Mapping time against Air Quality
Here we would display how the different components of pollutants would distribute across different time ranges and cycles. We would notice the patterns of particles and poisonous molecules in the span of a day, or four seasons.
This is an overview of AQI levels for an average day in each month of the years involved in the dataset.
In a seasonal sense, it is noticeable that winters and nights are the most suffering in all the years; but in some particular years we have April hikes, possibly because of another long-standing but currently partially solved problem: sandstoms from the Gobi Deserts in the grand north of China and Mongolia.
This is a general overlook of the whole year of all pollutant articles.
In a annual sense, we can notice that the smog come in waves. PM10, the most noticeable element of a smog, reaches a high level in a very short time, and then goes away instantly, never trying to last for a particularly long term. Other pollutants are relatively stable/invariant, but generally Ozone levels rise and fall simply because of temperature and season.
On annual average, urban air quality levels are nearly constantly higher than rural ones (which is intuitive since the the major source of pollutants are urban ones including factories, power plants and cars).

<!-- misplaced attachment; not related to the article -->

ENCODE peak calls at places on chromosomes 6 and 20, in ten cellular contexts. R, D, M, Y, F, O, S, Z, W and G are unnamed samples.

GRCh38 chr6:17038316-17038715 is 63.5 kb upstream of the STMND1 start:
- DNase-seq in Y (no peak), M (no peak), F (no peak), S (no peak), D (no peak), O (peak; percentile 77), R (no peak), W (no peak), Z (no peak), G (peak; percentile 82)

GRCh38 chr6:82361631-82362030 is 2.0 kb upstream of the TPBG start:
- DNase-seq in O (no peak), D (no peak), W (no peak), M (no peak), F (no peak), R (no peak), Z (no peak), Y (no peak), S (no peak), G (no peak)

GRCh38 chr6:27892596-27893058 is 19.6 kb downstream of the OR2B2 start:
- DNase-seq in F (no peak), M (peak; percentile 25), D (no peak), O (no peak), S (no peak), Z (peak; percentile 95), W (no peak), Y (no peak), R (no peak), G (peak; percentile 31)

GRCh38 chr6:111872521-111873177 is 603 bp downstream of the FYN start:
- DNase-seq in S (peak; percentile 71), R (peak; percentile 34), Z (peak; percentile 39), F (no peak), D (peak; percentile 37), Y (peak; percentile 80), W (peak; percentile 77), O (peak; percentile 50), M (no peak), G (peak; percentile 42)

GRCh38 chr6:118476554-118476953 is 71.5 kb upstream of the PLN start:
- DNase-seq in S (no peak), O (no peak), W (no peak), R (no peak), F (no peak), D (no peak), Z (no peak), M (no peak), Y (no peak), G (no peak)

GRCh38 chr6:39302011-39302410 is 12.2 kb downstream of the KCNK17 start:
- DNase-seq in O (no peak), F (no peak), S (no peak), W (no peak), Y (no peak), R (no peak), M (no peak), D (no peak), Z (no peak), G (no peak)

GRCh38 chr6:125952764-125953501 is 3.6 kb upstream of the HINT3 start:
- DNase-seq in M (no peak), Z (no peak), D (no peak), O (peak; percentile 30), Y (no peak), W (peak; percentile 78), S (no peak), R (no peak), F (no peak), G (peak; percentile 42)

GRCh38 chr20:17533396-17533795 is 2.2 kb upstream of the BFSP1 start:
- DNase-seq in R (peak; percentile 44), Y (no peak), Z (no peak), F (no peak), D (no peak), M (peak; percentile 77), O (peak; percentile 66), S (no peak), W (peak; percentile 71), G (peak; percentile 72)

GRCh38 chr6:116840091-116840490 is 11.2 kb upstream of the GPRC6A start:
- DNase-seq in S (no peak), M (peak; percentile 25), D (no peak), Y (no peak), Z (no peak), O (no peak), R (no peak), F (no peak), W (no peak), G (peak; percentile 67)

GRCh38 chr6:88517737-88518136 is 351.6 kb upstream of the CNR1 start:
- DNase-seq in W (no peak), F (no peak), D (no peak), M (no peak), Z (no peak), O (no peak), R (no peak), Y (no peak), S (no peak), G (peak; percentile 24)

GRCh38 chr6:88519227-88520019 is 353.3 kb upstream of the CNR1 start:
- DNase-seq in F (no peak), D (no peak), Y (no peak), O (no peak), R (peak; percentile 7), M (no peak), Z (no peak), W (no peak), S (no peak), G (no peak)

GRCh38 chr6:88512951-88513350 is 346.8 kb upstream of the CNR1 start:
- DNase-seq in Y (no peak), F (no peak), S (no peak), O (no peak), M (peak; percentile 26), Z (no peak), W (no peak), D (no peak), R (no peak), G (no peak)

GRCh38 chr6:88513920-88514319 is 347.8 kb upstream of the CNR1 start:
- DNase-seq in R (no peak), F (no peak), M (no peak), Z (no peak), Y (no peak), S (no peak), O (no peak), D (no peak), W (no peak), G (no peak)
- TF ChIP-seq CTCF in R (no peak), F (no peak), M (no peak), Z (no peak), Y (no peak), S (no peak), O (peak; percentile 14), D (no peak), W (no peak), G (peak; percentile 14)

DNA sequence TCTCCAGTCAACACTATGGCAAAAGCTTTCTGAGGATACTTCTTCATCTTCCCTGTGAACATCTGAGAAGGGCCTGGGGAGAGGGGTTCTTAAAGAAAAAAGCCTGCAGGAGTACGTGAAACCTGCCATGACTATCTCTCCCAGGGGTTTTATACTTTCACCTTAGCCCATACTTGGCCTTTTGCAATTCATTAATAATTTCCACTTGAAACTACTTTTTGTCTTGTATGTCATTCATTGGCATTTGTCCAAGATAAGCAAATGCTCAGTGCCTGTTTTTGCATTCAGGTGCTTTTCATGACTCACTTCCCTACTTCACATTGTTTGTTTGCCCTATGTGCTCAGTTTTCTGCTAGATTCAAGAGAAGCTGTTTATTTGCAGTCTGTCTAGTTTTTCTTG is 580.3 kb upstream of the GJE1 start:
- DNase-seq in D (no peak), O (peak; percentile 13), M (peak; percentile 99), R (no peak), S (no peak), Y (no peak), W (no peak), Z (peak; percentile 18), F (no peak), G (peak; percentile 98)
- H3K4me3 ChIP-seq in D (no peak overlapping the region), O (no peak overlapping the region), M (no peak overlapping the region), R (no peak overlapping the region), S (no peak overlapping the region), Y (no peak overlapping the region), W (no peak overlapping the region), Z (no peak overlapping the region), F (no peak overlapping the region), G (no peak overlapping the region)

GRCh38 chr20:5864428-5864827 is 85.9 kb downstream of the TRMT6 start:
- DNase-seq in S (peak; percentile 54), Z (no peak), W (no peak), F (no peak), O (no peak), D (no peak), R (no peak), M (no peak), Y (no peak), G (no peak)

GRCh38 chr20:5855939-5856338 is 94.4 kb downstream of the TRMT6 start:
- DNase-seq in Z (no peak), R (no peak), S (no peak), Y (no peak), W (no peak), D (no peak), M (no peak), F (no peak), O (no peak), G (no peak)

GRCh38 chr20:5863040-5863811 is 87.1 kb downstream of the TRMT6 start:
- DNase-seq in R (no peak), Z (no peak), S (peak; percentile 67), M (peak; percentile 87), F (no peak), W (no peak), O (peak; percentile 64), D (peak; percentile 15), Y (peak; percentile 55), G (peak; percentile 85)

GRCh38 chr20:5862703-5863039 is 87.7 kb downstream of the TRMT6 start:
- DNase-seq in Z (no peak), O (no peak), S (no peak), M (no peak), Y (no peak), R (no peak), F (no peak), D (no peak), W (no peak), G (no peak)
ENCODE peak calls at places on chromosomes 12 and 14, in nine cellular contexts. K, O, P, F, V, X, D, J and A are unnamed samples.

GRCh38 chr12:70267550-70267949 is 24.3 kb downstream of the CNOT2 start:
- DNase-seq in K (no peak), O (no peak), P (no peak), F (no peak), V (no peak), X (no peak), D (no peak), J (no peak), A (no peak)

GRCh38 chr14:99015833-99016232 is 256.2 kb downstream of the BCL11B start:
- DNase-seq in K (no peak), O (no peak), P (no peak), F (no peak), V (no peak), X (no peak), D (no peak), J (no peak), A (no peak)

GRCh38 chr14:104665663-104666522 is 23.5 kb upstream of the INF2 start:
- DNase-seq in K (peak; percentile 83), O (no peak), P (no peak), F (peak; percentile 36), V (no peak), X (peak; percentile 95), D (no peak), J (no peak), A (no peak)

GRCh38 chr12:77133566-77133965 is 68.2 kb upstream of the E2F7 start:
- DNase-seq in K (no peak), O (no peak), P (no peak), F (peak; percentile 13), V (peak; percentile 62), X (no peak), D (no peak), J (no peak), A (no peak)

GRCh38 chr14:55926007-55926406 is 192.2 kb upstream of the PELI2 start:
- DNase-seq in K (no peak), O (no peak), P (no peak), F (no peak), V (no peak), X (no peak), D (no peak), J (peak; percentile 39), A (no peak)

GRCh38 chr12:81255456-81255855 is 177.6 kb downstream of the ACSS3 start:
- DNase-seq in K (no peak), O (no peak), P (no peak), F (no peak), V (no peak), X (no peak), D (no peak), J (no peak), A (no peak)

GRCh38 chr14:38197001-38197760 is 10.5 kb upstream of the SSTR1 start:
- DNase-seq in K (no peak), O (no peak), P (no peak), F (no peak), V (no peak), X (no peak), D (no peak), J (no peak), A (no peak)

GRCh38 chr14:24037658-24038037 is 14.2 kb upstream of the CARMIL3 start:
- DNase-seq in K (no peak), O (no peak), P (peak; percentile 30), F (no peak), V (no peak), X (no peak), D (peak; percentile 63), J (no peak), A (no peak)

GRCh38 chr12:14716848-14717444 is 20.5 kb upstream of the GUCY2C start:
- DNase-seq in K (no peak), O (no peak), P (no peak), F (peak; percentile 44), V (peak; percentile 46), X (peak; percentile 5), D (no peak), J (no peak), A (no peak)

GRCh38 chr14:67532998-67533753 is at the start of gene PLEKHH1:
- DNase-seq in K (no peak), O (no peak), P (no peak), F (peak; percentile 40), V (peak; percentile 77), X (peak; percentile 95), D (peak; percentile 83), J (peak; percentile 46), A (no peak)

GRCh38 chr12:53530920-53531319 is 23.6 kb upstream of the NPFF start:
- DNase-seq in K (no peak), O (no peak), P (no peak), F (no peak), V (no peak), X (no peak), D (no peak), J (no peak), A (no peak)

In 2016 we have seen a significant drop in air pollution in most sources, while the seemingly rise in 2017 is due to the fact that data only covers the first two winter months, in which the main source of pollution comes from burning coal for thermal supply towards households.
Generally, there has been some progress made in reducing levels of pollutants, which could include moving out factories, promoting electric cars, etc.
On the whole, PM10, PM 2.5 and NO2 levels rise at night and drops by day; O3 levels rise significantly during the day and drops through the night. We can notice its highest level around late afternoon and early evening, since the primary source of ozone is the discomposition of nitrous oxides and VOCs (Volatile organic compounds) under sunlight and ultraviolet light. This also explains the lowest point of NO2 and SO2 concentrations being late afternoon.
IThe rise of PM10 and PM2.5 in the early night could be due to the night rush hour congestion leading to higher car emissions, and a higher usage of electricity because of turning on the lights; since there are not many factories in the city proper, (especially the ones that use very significant amounts of electricity, iron and steel production being one example), during the day the concentration of PMs ar bit lower. PMs generate from burning all kinds of heavy fossil fuel (excluding natural gas) for energy and transportation.
It is still clearly seen that winter months suffer more from days of worse air quality, with all pollutants except ozone being more concentrated in winter than in summer on the whole.
Considering Beijing’s climate, in summer it is obviously hotter much hotter and rich in sunlight. Ozone generates from discomposition of oxides in light, and winter hours are normally short.
PM particles, however, typically generate from burning coal, and there are also the burning of corn or rice stalks in order to restore fertility to the farmlands. In the winter days lesser precipitation and wind contribute to even harder removal of smog particles.